INDIANAPOLIS — The Indiana Attorney General’s Office has won an $88,583.65 judgment against an Indianapolis car dealer they say was deceptive and kept his customers from being able to legally drive their cars on the road.
The lawsuit, filed on June 7, accused Glover Auto Sales and its president Kenneth Glover of violating Indiana’s Deceptive Consumer Sales Act, Title Delivery Act, and the Motor Vehicle Unfair Practices Act.
The state’s Deceptive Consumer Sales Act prevents businesses from committing unfair, abusive, and deceptive acts in transactions with consumers.
The suit also accused Glover of keeping sale proceeds for himself that should have been returned to consumers, and failing to deliver titles to at least nine consumers.
Teresa LaRose, of Indianapolis, stopped at Glover Auto Sales on Pendleton Pike in 2017 when she was helping her friend look for a car.
“Her credit wasn’t good enough, so he talked me into signing the papers for her,” LaRose said.
They bought a 2013 Hyundai Elantra on April 26, 2017, records show. But they couldn’t legally drive the car.
“We never got a title, she could never get a title,” LaRose said.
LaRose and her friend returned the car to Glover Auto Sales, 7956 Pendleton Pike, and LaRose filed a complaint with the Indiana Attorney General’s Office.
“I figured it was time to let somebody know something,” LaRose said. “There wasn’t anything I could do. We couldn’t get it on the road.”
In its lawsuit against Glover Auto Sales, the Attorney General’s office said Glover failed to deliver titles to Teresa LaRose and eight other consumers.
The judgment, handed down on Feb. 28, ordered $10,755.65 in restitution to be paid to LaRose, as well as $22,828 in restitution to two other consumers.
LaRose was unaware of the judgment until Call 6 Investigates told her.
“That would be nice, I’ll take it,” LaRose said. “I wasn’t aware. I wasn’t sure if my complaint would go anywhere.”
The Marion County Superior Court also issued $55,000 in civil penalties against Kenneth Glover for unfair and deceptive acts involving consumers.
The court ordered the Indiana Bureau of Motor Vehicles to issue titles to three consumers still waiting to legally drive their vehicles.
The judgment also issued an injunction, preventing Glover from engaging in any unfair, abusive or deceptive transactions with consumers.
The state requires the dealership to deliver the title to the consumer within 31 days of the sale/delivery of the vehicle, even if the vehicle is financed.
Betsy DeNardi, director of consumer protection at the Indiana Attorney General’s office, said it’s a hassle for consumers if they don’t have their title.
“If you don’t have that title, you can’t legally drive that vehicle because you can’t legally get a license plate for that vehicle,” DeNardi said. “Most people need their vehicle to go to work, to school, and all the places that you need to go. You’re spending thousands of dollars on a vehicle because you need it.”
The Indiana Secretary of State’s office says even if a vehicle is financed, the title will be issued in the consumer’s name.
The Attorney General’s office is hopeful it can recoup some money for customers of Glover Auto Sales.
“Every auto dealer is supposed to have a bond in place so they can get licensed, so we can access that bond and get money because Mr. Glover was operating as a licensed auto dealer,” DeNardi said. “It is our hope that we are able to get that money back for them.”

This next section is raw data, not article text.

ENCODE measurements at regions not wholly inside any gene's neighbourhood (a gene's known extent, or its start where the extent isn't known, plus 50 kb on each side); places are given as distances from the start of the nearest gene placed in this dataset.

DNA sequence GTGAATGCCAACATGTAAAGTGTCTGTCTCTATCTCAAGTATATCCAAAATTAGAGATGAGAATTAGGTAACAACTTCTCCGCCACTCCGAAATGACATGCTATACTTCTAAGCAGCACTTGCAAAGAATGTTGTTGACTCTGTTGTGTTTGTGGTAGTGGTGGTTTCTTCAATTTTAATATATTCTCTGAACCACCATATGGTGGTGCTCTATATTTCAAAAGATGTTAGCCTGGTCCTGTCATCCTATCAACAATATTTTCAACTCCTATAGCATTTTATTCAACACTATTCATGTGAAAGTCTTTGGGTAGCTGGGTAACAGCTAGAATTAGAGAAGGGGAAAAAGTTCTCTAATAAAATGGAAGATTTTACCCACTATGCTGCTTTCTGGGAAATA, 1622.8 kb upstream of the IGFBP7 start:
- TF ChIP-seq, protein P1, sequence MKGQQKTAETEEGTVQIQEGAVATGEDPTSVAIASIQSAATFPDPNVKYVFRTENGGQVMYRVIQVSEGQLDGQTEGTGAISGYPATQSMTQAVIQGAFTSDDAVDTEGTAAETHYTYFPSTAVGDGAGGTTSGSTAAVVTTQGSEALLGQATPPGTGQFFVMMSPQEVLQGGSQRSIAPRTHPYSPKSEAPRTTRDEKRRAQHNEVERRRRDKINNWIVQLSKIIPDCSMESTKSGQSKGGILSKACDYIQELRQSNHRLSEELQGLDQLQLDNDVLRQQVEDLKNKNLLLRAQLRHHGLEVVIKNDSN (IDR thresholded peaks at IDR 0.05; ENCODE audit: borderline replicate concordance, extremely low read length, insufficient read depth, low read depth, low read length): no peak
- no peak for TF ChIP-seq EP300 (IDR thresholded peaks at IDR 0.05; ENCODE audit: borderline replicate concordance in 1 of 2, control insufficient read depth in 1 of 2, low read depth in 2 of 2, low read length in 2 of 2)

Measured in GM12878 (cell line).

Glover Auto Sales closed its doors, and another dealer is now in its Pendleton Pike location.
Call 6 Investigates emailed Glover and stopped by his house.
He declined to be interviewed on camera, but told us the Department of Revenue audited him which impacted his accounts.
“It’s just things I’m embarrassed of,” Glover said. “When I got audited they levied my accounts, and a lot of people got screwed up. It’s not something I’m going to run from, and I’m going to pay everything I owe.”
Glover said he had been doing business for 25 years.
“I figured I would just shut down instead of making a mess, and I started taking care of one thing at a time,” Glover said.
Glover said he plans to reach out to customers who are still waiting for their titles.
“It’s true, they didn’t get their titles,” Glover said. “I’m in the process of getting everyone their titles now. I’m sorry, everybody is going to be taken care of.”
Glover denied he was deceptive in his business dealings.
“There’s always a different side of the story,” Glover said. “I was wrong, it was wrong, but it was out of my control.”
The Department of Revenue can’t comment on taxpayer information.
However, Glover Auto Sales is listed on the agency’s website as a business whose registered retail merchant certificate expired due to nonpayment of delinquent sales tax.
The Indiana Attorney General’s office says complaints against car dealerships rank No. 2, second only to unwanted scam calls.
They review complaints and look for patterns, even if it involves a business that has shut its doors.
“Even if a business has closed, you should still file a complaint with our office,” DeNardi said. “We need consumers to provide information to us, so we know how to assist them.”
Before you visit a car dealership, make sure the dealer is licensed with the Indiana Secretary of State, and check to see if the state’s taken action against them.
And of course, do your research including reading what you’re signing and consider taking the car to a mechanic.
“You definitely need to get any promises in writing that the dealership or the salesman is making,” DeNardi said. “Talk to people you know about good or bad experiences they’ve had with dealerships.”
Teresa LaRose is happy she filed a complaint with the Indiana Attorney General’s office and hopes others will do the same.
“I think they need to report it, just like I did,” LaRose said.
You can also file a complaint with the following agencies: